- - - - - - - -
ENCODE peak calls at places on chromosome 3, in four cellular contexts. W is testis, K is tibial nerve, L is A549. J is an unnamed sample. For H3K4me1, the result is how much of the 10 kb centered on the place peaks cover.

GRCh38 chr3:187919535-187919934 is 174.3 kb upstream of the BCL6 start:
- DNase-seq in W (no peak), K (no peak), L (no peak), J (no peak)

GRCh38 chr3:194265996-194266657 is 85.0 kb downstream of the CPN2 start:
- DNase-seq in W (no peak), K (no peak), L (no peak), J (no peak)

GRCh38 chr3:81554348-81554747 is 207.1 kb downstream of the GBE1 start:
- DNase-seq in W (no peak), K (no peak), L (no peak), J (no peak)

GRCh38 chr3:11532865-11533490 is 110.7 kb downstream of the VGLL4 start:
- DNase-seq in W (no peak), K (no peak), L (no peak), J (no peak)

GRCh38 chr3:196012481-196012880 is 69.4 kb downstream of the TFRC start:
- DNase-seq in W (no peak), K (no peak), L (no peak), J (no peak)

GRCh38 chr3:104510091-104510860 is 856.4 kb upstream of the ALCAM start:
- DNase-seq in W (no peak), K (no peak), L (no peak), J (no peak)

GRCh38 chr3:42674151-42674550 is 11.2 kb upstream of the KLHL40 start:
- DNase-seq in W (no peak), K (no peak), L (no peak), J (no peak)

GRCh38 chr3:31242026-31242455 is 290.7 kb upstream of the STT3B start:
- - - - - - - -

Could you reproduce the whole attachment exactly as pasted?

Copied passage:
ENCODE peak calls at places on chromosome 3, in four cellular contexts. W is testis, K is tibial nerve, L is A549. J is an unnamed sample. For H3K4me1, the result is how much of the 10 kb centered on the place peaks cover.

GRCh38 chr3:187919535-187919934 is 174.3 kb upstream of the BCL6 start:
- DNase-seq in W (no peak), K (no peak), L (no peak), J (no peak)

GRCh38 chr3:194265996-194266657 is 85.0 kb downstream of the CPN2 start:
- DNase-seq in W (no peak), K (no peak), L (no peak), J (no peak)

GRCh38 chr3:81554348-81554747 is 207.1 kb downstream of the GBE1 start:
- DNase-seq in W (no peak), K (no peak), L (no peak), J (no peak)

GRCh38 chr3:11532865-11533490 is 110.7 kb downstream of the VGLL4 start:
- DNase-seq in W (no peak), K (no peak), L (no peak), J (no peak)

GRCh38 chr3:196012481-196012880 is 69.4 kb downstream of the TFRC start:
- DNase-seq in W (no peak), K (no peak), L (no peak), J (no peak)

GRCh38 chr3:104510091-104510860 is 856.4 kb upstream of the ALCAM start:
- DNase-seq in W (no peak), K (no peak), L (no peak), J (no peak)

GRCh38 chr3:42674151-42674550 is 11.2 kb upstream of the KLHL40 start:
- DNase-seq in W (no peak), K (no peak), L (no peak), J (no peak)

GRCh38 chr3:31242026-31242455 is 290.7 kb upstream of the STT3B start: